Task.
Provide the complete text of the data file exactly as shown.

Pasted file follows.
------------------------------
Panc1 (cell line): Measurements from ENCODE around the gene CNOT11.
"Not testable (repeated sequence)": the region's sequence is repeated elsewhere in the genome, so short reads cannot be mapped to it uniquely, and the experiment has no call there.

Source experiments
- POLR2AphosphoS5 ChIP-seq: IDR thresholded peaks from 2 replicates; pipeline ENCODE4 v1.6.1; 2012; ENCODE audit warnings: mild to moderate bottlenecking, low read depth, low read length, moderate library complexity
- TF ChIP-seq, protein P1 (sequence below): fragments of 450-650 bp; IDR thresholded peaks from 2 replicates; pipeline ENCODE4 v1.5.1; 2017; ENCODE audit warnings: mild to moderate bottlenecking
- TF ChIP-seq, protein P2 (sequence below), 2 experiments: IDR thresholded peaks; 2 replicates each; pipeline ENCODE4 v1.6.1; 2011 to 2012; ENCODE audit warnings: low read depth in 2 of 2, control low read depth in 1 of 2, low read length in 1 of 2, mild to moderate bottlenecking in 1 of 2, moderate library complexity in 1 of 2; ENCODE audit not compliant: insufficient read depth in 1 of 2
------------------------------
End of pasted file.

Panc1 (cell line): Measurements from ENCODE around the gene CNOT11.
"Not testable (repeated sequence)": the region's sequence is repeated elsewhere in the genome, so short reads cannot be mapped to it uniquely, and the experiment has no call there.

Source experiments
- POLR2AphosphoS5 ChIP-seq: IDR thresholded peaks from 2 replicates; pipeline ENCODE4 v1.6.1; 2012; ENCODE audit warnings: mild to moderate bottlenecking, low read depth, low read length, moderate library complexity
- TF ChIP-seq, protein P1 (sequence below): fragments of 450-650 bp; IDR thresholded peaks from 2 replicates; pipeline ENCODE4 v1.5.1; 2017; ENCODE audit warnings: mild to moderate bottlenecking
- TF ChIP-seq, protein P2 (sequence below), 2 experiments: IDR thresholded peaks; 2 replicates each; pipeline ENCODE4 v1.6.1; 2011 to 2012; ENCODE audit warnings: low read depth in 2 of 2, control low read depth in 1 of 2, low read length in 1 of 2, mild to moderate bottlenecking in 1 of 2, moderate library complexity in 1 of 2; ENCODE audit not compliant: insufficient read depth in 1 of 2